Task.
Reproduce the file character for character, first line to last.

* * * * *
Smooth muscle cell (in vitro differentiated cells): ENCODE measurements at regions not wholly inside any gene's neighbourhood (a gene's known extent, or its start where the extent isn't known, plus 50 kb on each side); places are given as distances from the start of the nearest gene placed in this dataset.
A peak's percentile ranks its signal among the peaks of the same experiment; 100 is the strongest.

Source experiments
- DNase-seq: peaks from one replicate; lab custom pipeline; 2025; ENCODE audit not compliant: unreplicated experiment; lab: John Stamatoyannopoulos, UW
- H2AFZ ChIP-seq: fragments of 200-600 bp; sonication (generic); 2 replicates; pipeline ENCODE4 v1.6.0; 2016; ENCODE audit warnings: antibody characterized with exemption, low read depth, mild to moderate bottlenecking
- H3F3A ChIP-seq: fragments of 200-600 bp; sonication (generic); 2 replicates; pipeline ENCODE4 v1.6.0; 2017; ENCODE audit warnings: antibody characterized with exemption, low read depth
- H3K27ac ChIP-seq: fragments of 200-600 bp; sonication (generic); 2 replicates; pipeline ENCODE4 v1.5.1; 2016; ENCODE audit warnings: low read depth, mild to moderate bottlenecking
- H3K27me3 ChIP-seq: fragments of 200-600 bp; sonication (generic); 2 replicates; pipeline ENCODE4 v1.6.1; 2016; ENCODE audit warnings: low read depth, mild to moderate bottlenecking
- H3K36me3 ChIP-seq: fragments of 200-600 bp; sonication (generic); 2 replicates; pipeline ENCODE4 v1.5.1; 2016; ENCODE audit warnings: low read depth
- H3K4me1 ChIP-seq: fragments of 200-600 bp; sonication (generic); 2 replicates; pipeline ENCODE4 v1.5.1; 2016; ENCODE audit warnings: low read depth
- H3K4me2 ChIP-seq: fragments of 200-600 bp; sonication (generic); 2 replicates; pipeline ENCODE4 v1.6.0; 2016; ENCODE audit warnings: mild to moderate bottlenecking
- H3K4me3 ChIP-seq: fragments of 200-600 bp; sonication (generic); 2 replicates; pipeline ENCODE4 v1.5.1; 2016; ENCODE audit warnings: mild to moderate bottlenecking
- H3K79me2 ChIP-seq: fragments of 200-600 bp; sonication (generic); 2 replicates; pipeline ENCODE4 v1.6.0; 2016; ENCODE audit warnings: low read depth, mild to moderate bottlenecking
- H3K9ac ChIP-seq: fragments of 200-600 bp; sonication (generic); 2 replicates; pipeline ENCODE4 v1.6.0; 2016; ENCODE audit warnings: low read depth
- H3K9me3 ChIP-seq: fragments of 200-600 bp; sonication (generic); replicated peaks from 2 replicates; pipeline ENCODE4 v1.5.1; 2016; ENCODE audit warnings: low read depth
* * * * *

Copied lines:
Smooth muscle cell (in vitro differentiated cells): ENCODE measurements at regions not wholly inside any gene's neighbourhood (a gene's known extent, or its start where the extent isn't known, plus 50 kb on each side); places are given as distances from the start of the nearest gene placed in this dataset.
A peak's percentile ranks its signal among the peaks of the same experiment; 100 is the strongest.

Source experiments
- DNase-seq: peaks from one replicate; lab custom pipeline; 2025; ENCODE audit not compliant: unreplicated experiment; lab: John Stamatoyannopoulos, UW
- H2AFZ ChIP-seq: fragments of 200-600 bp; sonication (generic); 2 replicates; pipeline ENCODE4 v1.6.0; 2016; ENCODE audit warnings: antibody characterized with exemption, low read depth, mild to moderate bottlenecking
- H3F3A ChIP-seq: fragments of 200-600 bp; sonication (generic); 2 replicates; pipeline ENCODE4 v1.6.0; 2017; ENCODE audit warnings: antibody characterized with exemption, low read depth
- H3K27ac ChIP-seq: fragments of 200-600 bp; sonication (generic); 2 replicates; pipeline ENCODE4 v1.5.1; 2016; ENCODE audit warnings: low read depth, mild to moderate bottlenecking
- H3K27me3 ChIP-seq: fragments of 200-600 bp; sonication (generic); 2 replicates; pipeline ENCODE4 v1.6.1; 2016; ENCODE audit warnings: low read depth, mild to moderate bottlenecking
- H3K36me3 ChIP-seq: fragments of 200-600 bp; sonication (generic); 2 replicates; pipeline ENCODE4 v1.5.1; 2016; ENCODE audit warnings: low read depth
- H3K4me1 ChIP-seq: fragments of 200-600 bp; sonication (generic); 2 replicates; pipeline ENCODE4 v1.5.1; 2016; ENCODE audit warnings: low read depth
- H3K4me2 ChIP-seq: fragments of 200-600 bp; sonication (generic); 2 replicates; pipeline ENCODE4 v1.6.0; 2016; ENCODE audit warnings: mild to moderate bottlenecking
- H3K4me3 ChIP-seq: fragments of 200-600 bp; sonication (generic); 2 replicates; pipeline ENCODE4 v1.5.1; 2016; ENCODE audit warnings: mild to moderate bottlenecking
- H3K79me2 ChIP-seq: fragments of 200-600 bp; sonication (generic); 2 replicates; pipeline ENCODE4 v1.6.0; 2016; ENCODE audit warnings: low read depth, mild to moderate bottlenecking
- H3K9ac ChIP-seq: fragments of 200-600 bp; sonication (generic); 2 replicates; pipeline ENCODE4 v1.6.0; 2016; ENCODE audit warnings: low read depth
- H3K9me3 ChIP-seq: fragments of 200-600 bp; sonication (generic); replicated peaks from 2 replicates; pipeline ENCODE4 v1.5.1; 2016; ENCODE audit warnings: low read depth